Why use Time.deltaTime in Lerping functions?

To my understanding, a Lerp function interpolates between two values (a and b) using a third value (t) between 0 and 1. At t = 0, the value a is returned, at t = 1, the value b is returned. At 0.5 the value halfway between a and b is returned.

(The following picture is a smoothstep, usually a cubic interpolation)

I have been browsing the forums and on this answer I found the following line of code: transform.rotation = Quaternion.Slerp(transform.rotation, _lookRotation, Time.deltaTime);

I thought to myself, "what a fool, he has no idea" but since it had 40+ upvotes I gave it a try and sure enough, it worked!

float t = Time.deltaTime;
transform.rotation = Quaternion.Slerp(transform.rotation, toRotation, t);
Debug.Log(t);


I got random values between 0.01 and 0.02 for t. Shouldn't the function interpolate accordingly? Why do these values stack? What is it about lerp that I do not understand?

• A is usually position, which changes and therefor sampling at 1/60 (60 fps) would only move the object by interpolation of 0.16 continuously narrowing the distance between A and B ( thus the sample is smaller and smaller each time ). – Sidar Oct 3 '17 at 13:38
• You logged t and lerped with tt... those are diferent variables. – user253751 Oct 5 '17 at 0:36

There are two common ways to use Lerp:

1. Linear blending between a start and an end

progress = Mathf.Clamp01(progress + speedPerTick);
current = Mathf.Lerp(start, end, progress);


This is the version you're probably most familiar with.

2. Exponential ease toward a target

current = Mathf.Lerp(current, target, sharpnessPerTick);


Note that in this version the current value appears as both the output and an input. It displaces the start variable, so we're always starting from wherever we moved to on the last update. This is what gives this version of Lerp a memory from one frame to the next. From this moving starting point, we then then move a fraction of the distance toward the target dictated by a sharpness parameter.

This parameter isn't quite a "speed" anymore, because we approach the target in a Zeno-like fashion. If sharpnessPerTick were 0.5, then on the first update we'd move halfway to our goal. Then on the next update we'd move half the remaining distance (so a quarter of our initial distance). Then on the next we'd move half again...

This gives an "exponential ease-out" where the movement is fast when far from the target and gradually slows down as it approaches asymptotically (though with infinite-precision numbers it will never reach it in any finite number of updates - for our purposes it gets close enough). It's great for chasing a moving target value, or smoothing a noisy input using an "exponential moving average," usually using a very small sharpnessPerTick parameter like 0.1 or smaller.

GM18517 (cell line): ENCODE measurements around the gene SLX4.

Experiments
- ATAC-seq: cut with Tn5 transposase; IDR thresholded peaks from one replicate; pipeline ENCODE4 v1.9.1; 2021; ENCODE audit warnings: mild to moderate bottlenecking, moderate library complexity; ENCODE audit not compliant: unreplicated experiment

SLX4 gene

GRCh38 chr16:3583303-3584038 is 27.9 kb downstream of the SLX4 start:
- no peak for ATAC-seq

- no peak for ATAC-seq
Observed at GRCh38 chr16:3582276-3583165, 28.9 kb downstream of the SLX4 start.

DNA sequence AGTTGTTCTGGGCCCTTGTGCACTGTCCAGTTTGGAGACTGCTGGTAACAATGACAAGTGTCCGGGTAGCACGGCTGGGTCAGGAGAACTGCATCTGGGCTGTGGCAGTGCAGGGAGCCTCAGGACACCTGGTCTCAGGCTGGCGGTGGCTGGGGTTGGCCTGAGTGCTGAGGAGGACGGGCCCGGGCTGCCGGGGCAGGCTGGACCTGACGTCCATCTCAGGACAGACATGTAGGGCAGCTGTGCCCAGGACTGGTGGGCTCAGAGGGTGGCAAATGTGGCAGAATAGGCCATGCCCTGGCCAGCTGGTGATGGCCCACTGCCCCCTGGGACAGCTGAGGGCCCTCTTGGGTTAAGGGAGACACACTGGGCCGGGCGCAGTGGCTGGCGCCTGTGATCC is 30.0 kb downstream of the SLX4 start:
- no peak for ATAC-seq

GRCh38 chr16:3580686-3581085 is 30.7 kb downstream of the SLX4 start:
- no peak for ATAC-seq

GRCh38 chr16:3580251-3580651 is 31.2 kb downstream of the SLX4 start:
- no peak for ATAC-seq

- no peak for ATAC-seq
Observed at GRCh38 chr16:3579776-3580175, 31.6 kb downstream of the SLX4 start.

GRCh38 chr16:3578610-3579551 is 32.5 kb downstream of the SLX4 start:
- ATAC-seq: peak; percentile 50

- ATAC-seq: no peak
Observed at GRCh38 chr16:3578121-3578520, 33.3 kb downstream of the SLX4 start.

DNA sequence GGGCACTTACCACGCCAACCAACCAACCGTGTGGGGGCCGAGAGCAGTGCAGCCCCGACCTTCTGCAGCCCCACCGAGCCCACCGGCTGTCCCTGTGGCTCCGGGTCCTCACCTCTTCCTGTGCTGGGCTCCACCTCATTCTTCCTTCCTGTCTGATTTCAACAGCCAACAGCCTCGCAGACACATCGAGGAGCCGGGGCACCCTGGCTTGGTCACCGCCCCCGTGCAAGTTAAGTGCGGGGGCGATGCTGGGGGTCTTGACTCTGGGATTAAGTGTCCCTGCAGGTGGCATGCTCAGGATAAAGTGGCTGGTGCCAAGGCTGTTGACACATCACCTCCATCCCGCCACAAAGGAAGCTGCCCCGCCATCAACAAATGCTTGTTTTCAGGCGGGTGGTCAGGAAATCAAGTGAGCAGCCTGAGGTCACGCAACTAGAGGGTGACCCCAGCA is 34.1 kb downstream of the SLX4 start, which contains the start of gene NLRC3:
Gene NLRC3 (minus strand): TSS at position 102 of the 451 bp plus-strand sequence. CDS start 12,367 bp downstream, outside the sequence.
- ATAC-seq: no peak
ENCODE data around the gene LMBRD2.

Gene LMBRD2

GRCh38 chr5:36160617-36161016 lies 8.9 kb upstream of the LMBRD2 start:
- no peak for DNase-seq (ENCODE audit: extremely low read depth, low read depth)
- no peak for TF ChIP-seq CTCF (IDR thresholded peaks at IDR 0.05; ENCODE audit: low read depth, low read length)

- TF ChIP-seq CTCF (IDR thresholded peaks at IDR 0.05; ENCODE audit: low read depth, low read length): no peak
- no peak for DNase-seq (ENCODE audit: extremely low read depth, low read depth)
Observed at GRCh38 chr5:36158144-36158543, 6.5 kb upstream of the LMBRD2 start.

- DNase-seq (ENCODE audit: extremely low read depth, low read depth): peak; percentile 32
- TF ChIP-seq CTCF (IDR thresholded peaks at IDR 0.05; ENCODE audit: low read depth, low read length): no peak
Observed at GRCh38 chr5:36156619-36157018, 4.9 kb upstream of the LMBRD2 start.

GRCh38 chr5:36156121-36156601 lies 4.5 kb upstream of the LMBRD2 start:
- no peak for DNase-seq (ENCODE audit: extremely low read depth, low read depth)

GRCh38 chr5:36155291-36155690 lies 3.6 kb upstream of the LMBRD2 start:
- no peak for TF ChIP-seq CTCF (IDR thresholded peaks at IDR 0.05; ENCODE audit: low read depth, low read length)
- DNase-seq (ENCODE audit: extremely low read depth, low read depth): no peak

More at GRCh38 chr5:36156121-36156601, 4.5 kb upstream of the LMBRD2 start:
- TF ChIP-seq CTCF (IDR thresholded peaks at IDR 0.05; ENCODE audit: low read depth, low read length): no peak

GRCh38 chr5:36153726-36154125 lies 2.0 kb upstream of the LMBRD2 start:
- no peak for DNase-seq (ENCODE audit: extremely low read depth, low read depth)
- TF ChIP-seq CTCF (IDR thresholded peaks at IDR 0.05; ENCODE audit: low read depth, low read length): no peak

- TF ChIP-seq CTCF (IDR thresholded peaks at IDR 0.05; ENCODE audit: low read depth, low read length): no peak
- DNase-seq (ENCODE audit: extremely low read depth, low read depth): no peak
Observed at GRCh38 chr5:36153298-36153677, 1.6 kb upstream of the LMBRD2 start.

But you're right, there is an error in the upvoted answer you link. It's not correcting for deltaTime the right way. This is a very common mistake when using this style of Lerp.

The first style of Lerp is linear, so we can linearly adjust the speed by multiplying by deltaTime:

progress = Mathf.Clamp01(progress + speedPerSecond * Time.deltaTime);
// or progress = Mathf.Clamp01(progress + Time.deltaTime / durationSeconds);
current = Mathf.Lerp(start, end, progress);


But our exponential easing is non-linear, so just multiplying our sharpness parameter by deltaTime will not give the correct time correction. This will show up as a judder in the movement if our framerate fluctuates, or a change in the easing sharpness if you go from 30 to 60 consistently.

Instead we need to apply an exponential correction for our exponential ease:

blend = 1f - Mathf.Pow(1f - sharpness, Time.deltaTime * referenceFramerate);
current = Mathf.Lerp(current, target, blend);


Here referenceFramerate is just a constant like 30 to keep the units for sharpness the same as we were using before correcting for time.

There's one other arguable error in that code, which is using Slerp - spherical linear interpolation is useful when we want an exactly consistent rate of rotation through the whole movement. But if we're going to be using a non-linear exponential ease anyway, Lerp will give an almost undistinguishable result and it's cheaper. ;) Quaternions lerp much better than matrices do, so this is usually a safe substitution.

I think the core concept missing would be in this scenario A is not fixed. A is updated with each step, by however much along the interpolation that Time.deltaTime is.

So, with A getting closer to B with each step, the total space of the interpolation changes with each Lerp/Slerp call. Without doing the actual math, I'd suspect that the effect is not the same as your Smoothstep graph, but is a cheap way to approximate a deceleration as A gets closer to B.

Also, this is frequently used because B may not be static either. Typical case might be a camera following a player. You want to avoid jerkiness, having the camera jump to a location or rotation.

You are right, the method Quaternion Slerp(Quaternion a, Quaternion b, float t) interpolates between a and b by the amount t. But watch the first value, it is not the start value.

Here the first value given to the method is the current object rotation transform.rotation. So for each frame it interpolate between the current rotation and the target rotation _lookRotation by the amount Time.deltaTime.

That is why it produce a smooth rotation.

• Now i feel like idiot – AzulShiva Oct 3 '17 at 17:17
• @AzulShiva Do not worry it happens to everyone ;) – Ludovic Feltz Oct 3 '17 at 21:35